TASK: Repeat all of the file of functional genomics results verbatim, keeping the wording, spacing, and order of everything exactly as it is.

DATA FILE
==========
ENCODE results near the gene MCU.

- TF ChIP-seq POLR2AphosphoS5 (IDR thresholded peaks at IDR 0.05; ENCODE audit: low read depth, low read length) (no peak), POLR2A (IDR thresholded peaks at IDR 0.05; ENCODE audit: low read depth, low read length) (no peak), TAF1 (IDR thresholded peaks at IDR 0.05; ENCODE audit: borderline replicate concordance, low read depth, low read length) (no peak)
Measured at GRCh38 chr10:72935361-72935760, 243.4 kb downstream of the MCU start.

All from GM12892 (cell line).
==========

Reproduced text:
ENCODE results near the gene MCU.

- TF ChIP-seq POLR2AphosphoS5 (IDR thresholded peaks at IDR 0.05; ENCODE audit: low read depth, low read length) (no peak), POLR2A (IDR thresholded peaks at IDR 0.05; ENCODE audit: low read depth, low read length) (no peak), TAF1 (IDR thresholded peaks at IDR 0.05; ENCODE audit: borderline replicate concordance, low read depth, low read length) (no peak)
Measured at GRCh38 chr10:72935361-72935760, 243.4 kb downstream of the MCU start.

All from GM12892 (cell line).